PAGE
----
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What You Need To Know About The Ingredients In Your Bathroom Cabinet

What You Need To Know About The Ingredients In Your Bathroom Cabinet

Passionate about educating consumers about the dangers lurking in your bathroom cabinet, Sonia Bainbridge Co-Founder of Raw Beauty Lab, an ethical, independent British beauty brand and creator of the 100% natural, no nasties, plant-powered vegan, cruelty-free ‘drink for your skin’ Vegan Collagen, shares a few of her no-go ingredients commonly found in beauty and skincare products.


Denatured alcohol

Denatured alcohol is commonly used as a solvent for vitamin C serums, toners, and even sunscreens to lighten the texture and make it more comfortable on the skin. However, it can be very drying and can strip the skin of moisture, making your skin look dull – with increased use, it can actually increase the appearance of fine lines and wrinkles!


Parfum, Linalool, Limonene are all names of different fragrances that could be present in skincare. Other than making your products smell good, these products serve no useful purpose for your skin. They can actually harm your skin as fragrance is a common cause of contact dermatitis which can increase skin sensitivity and causing other issues like hyperpigmentation. Fragrance is also a photo-sensitiser – meaning it makes your skin more sensitive to the sun, one of the biggest causes of premature ageing and collagen degradation.


This is a chemical sunscreen you want to steer clear of as it’s an established endocrine (hormone) disruptor that can throw your hormones out of whack, especially if you are menopausal or peri-menopausal. While sunscreens can help premature ageing, I’d recommend going for mineral/physical sunscreens that sits on top of your skin as a physical barrier reflecting sun rays off your face to prevent them from damaging your collagen.


These are a type of preservative commonly used in moisturisers and cosmetics and are dangerous to the skin because they are endocrine disruptors that mimic oestrogen in our body and cause hormone imbalances, especially in younger women of childbearing age.

Retinyl Palmitate

Although this ingredient is still a retinol, it’s actually one of the least effective retinol out there, especially when it is present as one of the last ingredients on your skincare (indicating it is present in very small amounts). Instead, look for retinol products produced with retinaldehyde that is present higher up on the ingredient list (indicating more of the ingredient is present in the formulation and thus more effective). Retinaldehyde is much more effective in new skin cell regeneration, bringing more fresh, healthy plump cells from the dermis up to the surface of your skin.


Synthetic vitamins

Synthetic ingredients are chemically identical to natural vitamins; however, natural ingredients are usually more effective because they are ingested with other vitamins and minerals present in the whole food, which improves their bioavailability and absorption from your gut. Consequently, these nutrients are much more effective than their synthetic counterparts at improving collagen production in your skin, hair and nails and joints, they also work more effectively in maintaining the health of your heart, blood vessels, hormones (insulin for diabetes control) and your brain.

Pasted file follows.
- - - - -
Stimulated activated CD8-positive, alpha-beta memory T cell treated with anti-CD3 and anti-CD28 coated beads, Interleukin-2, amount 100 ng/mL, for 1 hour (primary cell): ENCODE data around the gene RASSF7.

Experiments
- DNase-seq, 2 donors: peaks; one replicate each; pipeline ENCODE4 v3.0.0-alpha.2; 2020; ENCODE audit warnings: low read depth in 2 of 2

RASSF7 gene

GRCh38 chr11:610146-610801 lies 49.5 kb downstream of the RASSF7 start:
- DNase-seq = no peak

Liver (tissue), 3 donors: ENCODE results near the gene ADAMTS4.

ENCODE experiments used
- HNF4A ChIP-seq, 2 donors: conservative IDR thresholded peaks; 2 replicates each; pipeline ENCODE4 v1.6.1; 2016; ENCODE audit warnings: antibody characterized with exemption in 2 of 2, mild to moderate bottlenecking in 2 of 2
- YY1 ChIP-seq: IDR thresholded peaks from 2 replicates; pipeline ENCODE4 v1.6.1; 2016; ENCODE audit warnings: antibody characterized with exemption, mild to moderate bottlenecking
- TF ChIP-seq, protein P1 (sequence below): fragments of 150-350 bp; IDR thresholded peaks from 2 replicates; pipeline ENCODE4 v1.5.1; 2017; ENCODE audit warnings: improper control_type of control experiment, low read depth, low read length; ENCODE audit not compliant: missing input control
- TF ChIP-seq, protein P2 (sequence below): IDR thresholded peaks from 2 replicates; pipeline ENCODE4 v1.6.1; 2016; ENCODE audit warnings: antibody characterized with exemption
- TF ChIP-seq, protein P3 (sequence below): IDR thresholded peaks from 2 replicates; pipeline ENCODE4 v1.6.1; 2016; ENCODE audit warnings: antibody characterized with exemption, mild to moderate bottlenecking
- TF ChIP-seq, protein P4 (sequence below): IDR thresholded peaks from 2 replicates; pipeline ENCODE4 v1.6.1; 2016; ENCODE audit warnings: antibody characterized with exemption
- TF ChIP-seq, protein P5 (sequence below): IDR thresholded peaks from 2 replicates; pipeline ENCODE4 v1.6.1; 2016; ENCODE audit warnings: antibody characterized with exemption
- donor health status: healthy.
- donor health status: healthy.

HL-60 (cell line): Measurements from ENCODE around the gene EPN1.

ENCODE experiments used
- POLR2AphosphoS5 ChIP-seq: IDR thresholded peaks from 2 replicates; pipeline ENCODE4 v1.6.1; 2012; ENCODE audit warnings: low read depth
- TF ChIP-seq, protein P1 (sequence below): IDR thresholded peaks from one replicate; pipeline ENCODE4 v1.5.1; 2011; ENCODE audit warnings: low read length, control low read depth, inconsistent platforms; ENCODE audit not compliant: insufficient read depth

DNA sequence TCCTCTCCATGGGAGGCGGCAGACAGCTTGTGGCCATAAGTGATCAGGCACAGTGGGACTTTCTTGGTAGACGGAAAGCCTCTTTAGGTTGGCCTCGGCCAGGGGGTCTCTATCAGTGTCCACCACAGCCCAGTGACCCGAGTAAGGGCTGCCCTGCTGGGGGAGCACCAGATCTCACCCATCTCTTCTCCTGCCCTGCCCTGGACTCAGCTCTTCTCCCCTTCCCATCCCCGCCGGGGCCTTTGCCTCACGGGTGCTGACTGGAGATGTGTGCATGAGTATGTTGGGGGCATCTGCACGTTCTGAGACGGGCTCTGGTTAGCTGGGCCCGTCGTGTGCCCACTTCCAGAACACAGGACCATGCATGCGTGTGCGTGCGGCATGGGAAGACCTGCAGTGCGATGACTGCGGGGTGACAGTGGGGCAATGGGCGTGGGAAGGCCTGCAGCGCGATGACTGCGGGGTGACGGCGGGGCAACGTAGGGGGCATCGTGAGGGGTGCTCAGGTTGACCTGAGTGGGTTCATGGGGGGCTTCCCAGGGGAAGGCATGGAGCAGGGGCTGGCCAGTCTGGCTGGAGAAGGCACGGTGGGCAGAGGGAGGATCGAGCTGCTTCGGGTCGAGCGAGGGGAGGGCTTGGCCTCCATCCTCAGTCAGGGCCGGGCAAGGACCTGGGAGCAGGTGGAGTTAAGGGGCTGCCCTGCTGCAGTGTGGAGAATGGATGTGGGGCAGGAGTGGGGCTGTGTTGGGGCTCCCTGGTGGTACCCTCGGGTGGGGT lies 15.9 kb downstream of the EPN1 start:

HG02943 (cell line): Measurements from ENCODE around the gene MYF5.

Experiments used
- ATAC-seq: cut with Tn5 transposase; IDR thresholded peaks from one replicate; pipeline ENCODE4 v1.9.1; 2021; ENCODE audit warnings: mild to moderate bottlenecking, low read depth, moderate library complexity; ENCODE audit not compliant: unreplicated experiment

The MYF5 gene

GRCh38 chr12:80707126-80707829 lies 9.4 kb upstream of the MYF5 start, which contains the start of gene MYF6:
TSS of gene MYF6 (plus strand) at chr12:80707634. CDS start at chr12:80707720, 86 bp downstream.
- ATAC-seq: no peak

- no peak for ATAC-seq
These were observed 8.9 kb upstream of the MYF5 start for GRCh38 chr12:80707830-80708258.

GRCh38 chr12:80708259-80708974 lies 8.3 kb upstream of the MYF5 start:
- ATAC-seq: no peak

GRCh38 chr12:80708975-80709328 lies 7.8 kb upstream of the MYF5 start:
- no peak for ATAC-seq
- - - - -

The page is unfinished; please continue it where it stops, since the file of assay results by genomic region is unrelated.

Natural flavours

‘Natural flavours’ are marketing buzz words that health food companies love to use to promote their products as healthy. Legally, a natural flavour is one that’s derived from animals or plants – however, it will still have a partly chemical make-up. The FDA hasn’t defined what constitutes a ‘natural flavour’, so you could have ‘natural’ flavours with a largely chemical makeup pass under this title.

The UK flavour association have indicated that anything passing as a natural flavouring must have 95% of the flavour coming from a natural source (e.g., lemons) – what constitutes the remaining 5%, although still regulated, largely remains disclosed.

Additionally, the use of natural flavourings is common practice for highly processed foods, the frequency of consumption is thought (and hoped to be) not as regular. However, when added to supplements, especially animal-based collagen supplements made up of fish skin or cow bones, this would need to be present (as you can imagine) in relatively large amounts to mask the taste of these animal-derived ingredients. The consumption of natural flavours daily in these volumes has not been exclusively tested to determine their safety for everyday use.

Artificial sweeteners and excessive sugars

Watch out for sugar alcohols: erythritol, xylitol, sorbitol, maltitol, as these can be the potential cause of digestive issues. Gummies may be a convenient way to take your beauty supplements, but research has shown that each gummy can contain up to 4g of sugar each! Non-nutritive sweeteners (NNS) (saccharine, sucralose, neotame, acesulfame-K, and stevia) also need to be taken with caution as there is no scientific evidence, they are 100% safe for use. The benefits of a balanced fibre and wholefood rich diet far outweigh the ‘zero calorie’ benefits associated with NNS. A study on mice indicated that NNS did cause glucose intolerance. However, this hasn’t been extensively tested on humans, so the long term effects are unknown.



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